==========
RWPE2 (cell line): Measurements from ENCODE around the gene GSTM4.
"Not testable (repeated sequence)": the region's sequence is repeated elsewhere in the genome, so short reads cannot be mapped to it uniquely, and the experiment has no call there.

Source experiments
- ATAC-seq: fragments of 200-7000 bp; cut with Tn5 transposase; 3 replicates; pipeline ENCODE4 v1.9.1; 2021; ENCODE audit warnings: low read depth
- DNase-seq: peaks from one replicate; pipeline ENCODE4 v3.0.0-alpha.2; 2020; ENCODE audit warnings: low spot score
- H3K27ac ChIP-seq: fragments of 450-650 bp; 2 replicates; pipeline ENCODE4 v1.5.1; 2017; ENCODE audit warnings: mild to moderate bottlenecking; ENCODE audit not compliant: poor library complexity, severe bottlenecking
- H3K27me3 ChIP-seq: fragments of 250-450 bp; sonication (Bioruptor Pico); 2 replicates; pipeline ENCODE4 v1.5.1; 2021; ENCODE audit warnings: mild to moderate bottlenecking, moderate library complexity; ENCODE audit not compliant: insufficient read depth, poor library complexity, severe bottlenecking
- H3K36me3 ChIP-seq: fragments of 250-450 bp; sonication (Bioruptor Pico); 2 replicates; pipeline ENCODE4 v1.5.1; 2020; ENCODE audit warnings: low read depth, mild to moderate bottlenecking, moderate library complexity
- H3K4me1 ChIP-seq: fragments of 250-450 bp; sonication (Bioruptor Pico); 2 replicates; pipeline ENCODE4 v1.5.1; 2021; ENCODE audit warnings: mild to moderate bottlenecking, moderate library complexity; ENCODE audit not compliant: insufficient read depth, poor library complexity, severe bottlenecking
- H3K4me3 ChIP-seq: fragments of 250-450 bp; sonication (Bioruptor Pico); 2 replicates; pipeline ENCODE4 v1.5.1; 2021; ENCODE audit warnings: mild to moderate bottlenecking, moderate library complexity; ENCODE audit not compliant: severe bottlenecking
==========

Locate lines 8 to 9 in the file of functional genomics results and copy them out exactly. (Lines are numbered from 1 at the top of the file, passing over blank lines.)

- H3K36me3 ChIP-seq: fragments of 250-450 bp; sonication (Bioruptor Pico); 2 replicates; pipeline ENCODE4 v1.5.1; 2020; ENCODE audit warnings: low read depth, mild to moderate bottlenecking, moderate library complexity
- H3K4me1 ChIP-seq: fragments of 250-450 bp; sonication (Bioruptor Pico); 2 replicates; pipeline ENCODE4 v1.5.1; 2021; ENCODE audit warnings: mild to moderate bottlenecking, moderate library complexity; ENCODE audit not compliant: insufficient read depth, poor library complexity, severe bottlenecking